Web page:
Gavlak, an American freelance journalist whose work has often been published by The Associated Press, now says the article was based entirely on reporting by Yahva Ababneh, a Jordanian journalist, and her only role was to help Mr. Ababneh with the writing.
In this regard, Ms. Gavlak sent the Voice of Russia a letter which stated the following:
“I did not travel to Syria, have any discussions with Syrian rebels, or do any other reporting on which the article is based. The article is not based on my personal observations and should not be given credence based on my journalistic reputation,” the statement read.
In a subsequent e-mail to The New York Times blog, The Lede, Ms. Gavlak added that MintPress had refused to remove her byline from the article and that after several unanswered demands she decided to hire a lawyer to press her case. However, in an e-mail to the Brown Moses blog Gavlak admitted that she had helped Ababneh “write up” the story, that she had sent it to Mint Press herself once it was completed and that she had vouched for Ababneh’s journalistic credentials.
Mnar Muhawesh, executive director and editor at large for MintPress News, disputed Gavlak’s account of the events connected to the article in a statement published on the MintPress website on September 21st. Ms. Muhawesh said that “Gavlak wrote the article in its entirety as well as conducted the research”. The editor added that Gavlak is under “mounting pressure” by third parties who are threatening to end her career over the article. Ms. Muhawesh stressed that Gavlak informed MintPress that these “third parties” are in turn being pressured by the head of Saudi Intelligence, Prince Bandar, who is accused in the article of supplying the Syrian rebels with chemical weapons.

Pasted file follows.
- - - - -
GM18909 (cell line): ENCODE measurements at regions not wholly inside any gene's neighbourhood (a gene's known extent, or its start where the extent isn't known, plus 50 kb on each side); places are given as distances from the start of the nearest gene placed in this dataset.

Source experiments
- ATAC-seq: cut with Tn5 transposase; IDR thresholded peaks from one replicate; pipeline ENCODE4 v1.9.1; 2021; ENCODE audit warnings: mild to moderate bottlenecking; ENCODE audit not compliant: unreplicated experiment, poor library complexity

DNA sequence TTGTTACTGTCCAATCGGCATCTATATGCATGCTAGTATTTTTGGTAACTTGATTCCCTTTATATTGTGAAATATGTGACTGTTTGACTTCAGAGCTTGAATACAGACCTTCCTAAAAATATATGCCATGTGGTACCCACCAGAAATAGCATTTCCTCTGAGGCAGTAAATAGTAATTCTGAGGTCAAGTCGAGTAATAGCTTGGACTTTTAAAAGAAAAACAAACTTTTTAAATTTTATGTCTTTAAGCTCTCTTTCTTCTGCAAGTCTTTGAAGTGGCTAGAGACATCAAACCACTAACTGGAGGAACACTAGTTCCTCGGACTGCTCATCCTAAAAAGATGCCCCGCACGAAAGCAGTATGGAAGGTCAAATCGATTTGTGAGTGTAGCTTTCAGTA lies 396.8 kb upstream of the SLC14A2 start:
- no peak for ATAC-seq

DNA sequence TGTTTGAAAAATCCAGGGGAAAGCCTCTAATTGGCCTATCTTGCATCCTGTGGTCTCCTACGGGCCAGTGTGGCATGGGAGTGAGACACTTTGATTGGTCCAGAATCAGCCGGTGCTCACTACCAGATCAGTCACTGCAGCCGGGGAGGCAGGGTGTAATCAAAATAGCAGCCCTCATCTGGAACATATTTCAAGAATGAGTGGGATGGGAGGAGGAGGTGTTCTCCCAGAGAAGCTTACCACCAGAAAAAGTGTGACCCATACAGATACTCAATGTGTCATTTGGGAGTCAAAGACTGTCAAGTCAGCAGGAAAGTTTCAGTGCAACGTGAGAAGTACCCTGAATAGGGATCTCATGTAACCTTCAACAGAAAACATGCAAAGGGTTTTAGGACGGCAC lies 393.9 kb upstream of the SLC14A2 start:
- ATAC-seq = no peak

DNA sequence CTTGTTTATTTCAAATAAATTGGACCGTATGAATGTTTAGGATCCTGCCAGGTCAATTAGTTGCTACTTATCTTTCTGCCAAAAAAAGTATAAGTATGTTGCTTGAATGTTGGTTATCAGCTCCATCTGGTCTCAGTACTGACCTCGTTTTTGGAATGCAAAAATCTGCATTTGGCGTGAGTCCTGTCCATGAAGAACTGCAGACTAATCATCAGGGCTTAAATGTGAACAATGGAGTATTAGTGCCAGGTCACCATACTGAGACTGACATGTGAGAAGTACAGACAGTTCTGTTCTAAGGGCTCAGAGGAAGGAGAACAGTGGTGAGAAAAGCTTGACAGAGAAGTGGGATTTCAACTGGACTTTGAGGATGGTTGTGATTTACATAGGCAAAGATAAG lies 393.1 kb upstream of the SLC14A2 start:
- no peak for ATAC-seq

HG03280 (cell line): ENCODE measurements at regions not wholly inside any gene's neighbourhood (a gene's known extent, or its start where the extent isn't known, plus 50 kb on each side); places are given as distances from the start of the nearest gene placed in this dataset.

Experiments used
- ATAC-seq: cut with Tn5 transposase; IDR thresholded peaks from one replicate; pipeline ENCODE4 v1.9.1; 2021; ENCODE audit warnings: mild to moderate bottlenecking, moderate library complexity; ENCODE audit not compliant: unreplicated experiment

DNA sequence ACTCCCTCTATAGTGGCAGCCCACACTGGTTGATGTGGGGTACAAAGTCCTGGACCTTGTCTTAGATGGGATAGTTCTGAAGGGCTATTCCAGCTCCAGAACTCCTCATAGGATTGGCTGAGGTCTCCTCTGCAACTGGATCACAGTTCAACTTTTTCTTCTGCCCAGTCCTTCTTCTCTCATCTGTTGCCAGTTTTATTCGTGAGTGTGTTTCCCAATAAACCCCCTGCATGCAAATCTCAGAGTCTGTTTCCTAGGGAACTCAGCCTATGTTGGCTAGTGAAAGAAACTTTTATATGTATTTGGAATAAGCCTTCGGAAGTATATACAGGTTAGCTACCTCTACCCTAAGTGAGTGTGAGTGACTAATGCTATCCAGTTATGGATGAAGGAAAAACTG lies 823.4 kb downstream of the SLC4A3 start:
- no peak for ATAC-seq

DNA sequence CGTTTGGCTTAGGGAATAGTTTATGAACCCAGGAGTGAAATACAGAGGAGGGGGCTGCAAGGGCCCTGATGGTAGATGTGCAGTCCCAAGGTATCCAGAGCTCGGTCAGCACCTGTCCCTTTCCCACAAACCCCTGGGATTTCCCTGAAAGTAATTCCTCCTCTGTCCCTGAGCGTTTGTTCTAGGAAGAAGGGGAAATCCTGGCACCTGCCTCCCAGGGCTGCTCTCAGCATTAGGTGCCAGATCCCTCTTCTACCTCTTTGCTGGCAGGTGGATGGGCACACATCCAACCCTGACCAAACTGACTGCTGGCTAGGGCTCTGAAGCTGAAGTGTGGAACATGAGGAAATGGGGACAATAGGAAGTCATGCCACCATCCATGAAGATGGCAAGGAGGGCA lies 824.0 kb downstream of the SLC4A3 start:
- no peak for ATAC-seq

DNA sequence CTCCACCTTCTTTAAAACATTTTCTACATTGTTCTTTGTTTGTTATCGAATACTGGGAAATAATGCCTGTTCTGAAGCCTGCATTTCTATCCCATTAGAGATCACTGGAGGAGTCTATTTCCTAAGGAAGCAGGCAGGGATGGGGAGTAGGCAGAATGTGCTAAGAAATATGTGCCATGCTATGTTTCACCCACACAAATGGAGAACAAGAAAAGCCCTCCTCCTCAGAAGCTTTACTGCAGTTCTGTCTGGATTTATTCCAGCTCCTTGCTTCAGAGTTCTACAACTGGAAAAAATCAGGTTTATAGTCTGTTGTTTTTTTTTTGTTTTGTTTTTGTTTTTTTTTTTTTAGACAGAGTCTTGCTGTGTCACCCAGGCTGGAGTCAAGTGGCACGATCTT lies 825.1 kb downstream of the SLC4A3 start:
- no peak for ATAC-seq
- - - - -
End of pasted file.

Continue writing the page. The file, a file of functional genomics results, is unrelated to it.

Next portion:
Ms. Muhawesh also added that Yahva Ababneh has also contacted the news source saying that he was under pressure from the Saudi embassy in connection with the article. A clarification has since been published on the website that Gavlak was the writer and researcher for the article while Ababneh was the reporter on the ground.
The Voice of Russia contacted MintPress directly to inquire about the details of the story, however the website’s team rejected the request saying that another statement by Ms. Muhawesh will be released soon where Ms. Gavlak is expected to retract her previous claims that she did not write the article.
Screenshot: Facebook.com/Nadezhda Kulikova
According to the MintPress official, Ms. Gavlak is now saying that she did write this article, however the editorial team cannot comment on this matter just yet.
Screenshot: Facebook.com/Nadezhda Kulikova
While MintPress News are not conducting interviews regarding Ms. Gavlak’s and Mr. Ababneh’s article, Ms. Muhawesh is sympathizing with the authors’ sensitive position.
At the same time, however, MintPress has refused to remove Gavlak’s name completely since that would violate the ethics of journalism, according to Ms. Muhawesh.
To that effect, Professor Michael Chossudovsky agrees with Ms. Muhawesh, suggesting that even before the scandal erupted, Ms Gavlak asserted that she did not conduct work in the field, however she admitted that she assisted her colleague in writing up the article and translating it from Arabic into English. In this sense, Chossudovsky proposes to view the controversial piece as a “joint article” which he says is very common in journalism when one person works in the field and another in the US helps him or her to write it up afterwards.
It does not surprise Professor Chossudovsky that Ms Gavlak now wants her name to be removed from the article. “Obviously, she want to be cleared of that because she is threatened by Saudi Arabia and she also risks to lose her job with Associated Press”, says Chossudovsky.